Also, table organization and layout is key. I used to just put all the tester sticks in a row at the edge of the table starting at one end, leaving room at the other end for random products like eye masks and travel inspired jewelry. This wasn’t as visually appealing as it could have been, and it also caused a bit of chaos at the one side. Now, I place 5 tester sticks on each side of the table so one group can try five without getting in the way of another group trying the rest.
Draw the Eye to the Prize
While the cost of a single Aroamas stick is just $8 AUD, I keep it in mind that I’m selling a $20 product instead. Our 3-stick premade packs are our most popular options online given their variety and discounted rate. However, past market stalls didn’t see many 3 stick pack sales and instead have been the accumulation of many individual sticks and choose-any combos.
I’m thinking now it has been the placement of the packs at the market stalls that have caused them to be lacking in sales. I used to put them in a little cardboard suitcase kind of off to the side of the table, but over the past weekend in The Rocks, I put a board with the premade stick packs right in the center of the table, right where the eye is driven by the angled placement of tester tubes and product. We sold dozens.
*When I say “we”, I’m referring to Patrick and I. He’s a huge help at the markets!
Build Your (Potential) Customer List
I try to see every market stall as an open door for future sales, even if they aren’t happening as gangbuster-y at that exact moment. With that in mind, we try to collect emails to grow the mailing list in any way possible.
We have people enter giveaways for free sticks, or sign up to the mailing list to get some free samples to take home with them. After the market, we then send a thank you email with a discount code just for stopping by to see us. I always tell people that they will get one email from me and are free to unsubscribe at that time, but rarely do people unsubscribe.
If time is short, people are in a hurry, or people are not receptive to giving out their email, we at least try to get a business card in their hands with our shop address!
Go Out to the Front of the Table
People are curious by nature and therefore are drawn to crowds. If no one is at the stall and it’s been quiet for a while, I tend to go out front to straighten things up, get any debris off the tester tubes, and occasionally I’ll go through and pretend like I’m “shopping”. More often than not, someone will soon come up behind and start doing the same.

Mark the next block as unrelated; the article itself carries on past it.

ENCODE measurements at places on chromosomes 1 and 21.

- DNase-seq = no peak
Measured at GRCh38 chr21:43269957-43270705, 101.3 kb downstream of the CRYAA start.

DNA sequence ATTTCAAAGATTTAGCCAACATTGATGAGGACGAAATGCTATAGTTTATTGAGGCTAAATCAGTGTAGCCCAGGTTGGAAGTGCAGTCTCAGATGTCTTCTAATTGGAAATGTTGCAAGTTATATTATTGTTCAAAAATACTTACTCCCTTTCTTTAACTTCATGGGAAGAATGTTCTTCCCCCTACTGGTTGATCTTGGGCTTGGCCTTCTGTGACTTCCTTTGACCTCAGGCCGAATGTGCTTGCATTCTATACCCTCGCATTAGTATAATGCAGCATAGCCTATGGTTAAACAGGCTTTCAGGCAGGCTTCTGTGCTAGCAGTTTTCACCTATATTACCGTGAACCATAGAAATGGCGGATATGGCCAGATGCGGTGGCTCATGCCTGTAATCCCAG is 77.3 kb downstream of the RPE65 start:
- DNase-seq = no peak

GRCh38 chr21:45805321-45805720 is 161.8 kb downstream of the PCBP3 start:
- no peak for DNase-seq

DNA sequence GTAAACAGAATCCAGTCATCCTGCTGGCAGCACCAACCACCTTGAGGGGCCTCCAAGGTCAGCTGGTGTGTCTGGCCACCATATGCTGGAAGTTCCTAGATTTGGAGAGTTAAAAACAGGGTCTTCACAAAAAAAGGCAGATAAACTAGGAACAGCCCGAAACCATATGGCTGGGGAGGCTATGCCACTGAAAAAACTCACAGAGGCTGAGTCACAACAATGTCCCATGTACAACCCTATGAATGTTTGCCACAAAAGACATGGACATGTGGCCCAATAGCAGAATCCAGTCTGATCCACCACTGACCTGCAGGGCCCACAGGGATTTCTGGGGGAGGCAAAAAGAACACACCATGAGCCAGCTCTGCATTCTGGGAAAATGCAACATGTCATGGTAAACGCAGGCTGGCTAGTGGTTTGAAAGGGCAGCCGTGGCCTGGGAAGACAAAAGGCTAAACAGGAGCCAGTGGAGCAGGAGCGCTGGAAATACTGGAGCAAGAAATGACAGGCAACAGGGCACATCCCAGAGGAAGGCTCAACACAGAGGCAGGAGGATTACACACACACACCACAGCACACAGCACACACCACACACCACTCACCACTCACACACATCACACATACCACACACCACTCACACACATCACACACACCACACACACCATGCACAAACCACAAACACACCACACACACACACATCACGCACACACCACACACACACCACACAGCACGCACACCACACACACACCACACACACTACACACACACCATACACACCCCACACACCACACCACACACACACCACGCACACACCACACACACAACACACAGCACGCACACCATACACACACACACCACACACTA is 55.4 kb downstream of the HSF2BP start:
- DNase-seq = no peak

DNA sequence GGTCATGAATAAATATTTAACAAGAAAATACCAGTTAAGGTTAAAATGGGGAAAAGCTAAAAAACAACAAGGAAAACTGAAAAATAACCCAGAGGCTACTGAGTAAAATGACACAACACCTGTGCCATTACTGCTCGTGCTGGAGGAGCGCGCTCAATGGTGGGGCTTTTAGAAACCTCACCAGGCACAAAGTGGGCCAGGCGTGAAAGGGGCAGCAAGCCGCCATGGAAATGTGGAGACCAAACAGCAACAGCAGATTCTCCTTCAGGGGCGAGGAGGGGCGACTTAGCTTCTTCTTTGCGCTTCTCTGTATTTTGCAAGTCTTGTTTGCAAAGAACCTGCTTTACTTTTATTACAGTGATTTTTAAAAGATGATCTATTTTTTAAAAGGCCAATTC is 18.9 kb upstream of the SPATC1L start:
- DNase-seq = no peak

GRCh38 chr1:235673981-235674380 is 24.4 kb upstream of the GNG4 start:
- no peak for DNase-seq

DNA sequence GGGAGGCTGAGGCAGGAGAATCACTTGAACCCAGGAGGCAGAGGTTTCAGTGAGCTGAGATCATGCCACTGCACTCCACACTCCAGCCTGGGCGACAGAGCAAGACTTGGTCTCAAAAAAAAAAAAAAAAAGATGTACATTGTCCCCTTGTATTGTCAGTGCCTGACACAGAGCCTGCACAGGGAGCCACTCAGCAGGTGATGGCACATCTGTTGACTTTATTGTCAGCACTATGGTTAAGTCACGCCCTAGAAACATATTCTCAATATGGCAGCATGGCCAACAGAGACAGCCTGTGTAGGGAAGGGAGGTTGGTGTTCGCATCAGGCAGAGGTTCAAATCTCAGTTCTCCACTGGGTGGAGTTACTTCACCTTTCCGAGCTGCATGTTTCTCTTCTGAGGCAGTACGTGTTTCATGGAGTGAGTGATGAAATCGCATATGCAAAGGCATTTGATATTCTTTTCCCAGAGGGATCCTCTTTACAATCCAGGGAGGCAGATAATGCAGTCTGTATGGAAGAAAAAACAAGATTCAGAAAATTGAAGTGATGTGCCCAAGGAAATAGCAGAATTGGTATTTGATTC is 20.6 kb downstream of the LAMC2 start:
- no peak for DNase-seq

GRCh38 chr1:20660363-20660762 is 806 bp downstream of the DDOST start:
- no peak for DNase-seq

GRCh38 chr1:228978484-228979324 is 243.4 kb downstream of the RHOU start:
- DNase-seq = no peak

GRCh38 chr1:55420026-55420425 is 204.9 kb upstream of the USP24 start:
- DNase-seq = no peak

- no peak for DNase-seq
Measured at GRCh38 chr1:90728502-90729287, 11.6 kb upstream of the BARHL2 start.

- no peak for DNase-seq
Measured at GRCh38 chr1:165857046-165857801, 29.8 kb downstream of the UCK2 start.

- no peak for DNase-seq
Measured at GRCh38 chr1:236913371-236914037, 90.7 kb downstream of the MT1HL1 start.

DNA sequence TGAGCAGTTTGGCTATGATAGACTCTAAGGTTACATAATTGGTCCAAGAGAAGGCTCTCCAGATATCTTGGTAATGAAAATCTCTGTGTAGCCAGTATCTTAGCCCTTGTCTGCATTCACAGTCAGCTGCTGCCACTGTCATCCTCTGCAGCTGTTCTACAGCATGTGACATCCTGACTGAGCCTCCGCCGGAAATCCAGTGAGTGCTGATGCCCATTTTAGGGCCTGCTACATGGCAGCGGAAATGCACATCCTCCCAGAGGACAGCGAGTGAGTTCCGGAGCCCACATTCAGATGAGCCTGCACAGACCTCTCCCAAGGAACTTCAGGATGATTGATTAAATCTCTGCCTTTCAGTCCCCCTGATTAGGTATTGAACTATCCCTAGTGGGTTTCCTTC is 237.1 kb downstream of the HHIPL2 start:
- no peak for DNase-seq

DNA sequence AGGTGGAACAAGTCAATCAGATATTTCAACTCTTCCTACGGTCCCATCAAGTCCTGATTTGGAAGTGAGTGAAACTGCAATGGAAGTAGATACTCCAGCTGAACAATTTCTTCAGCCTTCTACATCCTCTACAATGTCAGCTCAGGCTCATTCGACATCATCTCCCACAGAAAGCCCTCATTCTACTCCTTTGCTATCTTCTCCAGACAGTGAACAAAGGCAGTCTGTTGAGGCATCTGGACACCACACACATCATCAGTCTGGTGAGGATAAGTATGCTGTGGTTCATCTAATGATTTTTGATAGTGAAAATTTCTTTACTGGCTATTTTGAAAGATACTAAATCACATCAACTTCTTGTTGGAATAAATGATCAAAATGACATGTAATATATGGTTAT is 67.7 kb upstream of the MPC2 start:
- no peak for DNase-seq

Sign up forms for the giveaways also keep people at the stall for longer, helping to draw more of a crowd.
Bring More Product Than You Think
When I first started, I had really really high expectations for Aroamas at the markets. Surely these are going to sell like hot cakes at any market! And I worried about not having enough. After a few goes, I had a pretty good idea of a range of product I would sell at each stall, at least over at Glebe. However, this past weekend at The Rocks Markets reinforced my previous mantra of bringing more than you think because I actually ended up selling out of Parisian on Sunday, and came close with several others!
Have Your Boyfriend Sell
Pat is awesome at talking (he kind of talks a lot) and he’s super personable, which makes him a huge asset at the markets. He sold so much perfume this weekend!
A Gazebo is Worth It
I put off buying a gazebo at the beginning because I didn’t want the hassle of putting it up and taking it down. Plus, I didn’t want to invest. Instead, I got a cheap parasol from Ikea that helps a bit and looks cool – but after being at The Rocks Markets where gazebos are provided, I’m totally sold on the benefits of investing. It helps make the stall feel like a real space, it protects the entire table from the sun and weather, and it gives you a place to hang things (like signs) to help keep your table from being over cluttered. Yes, worth it.
While not a travel adventure, market stalling has been a whirlwind of experiences, along with a great way to meet people from far and wide. I guess in a way, trying to start a business and putting myself out there at markets is a lot like travel – throwing yourself into new places and being forced to get out of your comfort zone. I’m really enjoying it, and I’m sure it’s been helping to keep my travel bug from causing a stronger itch.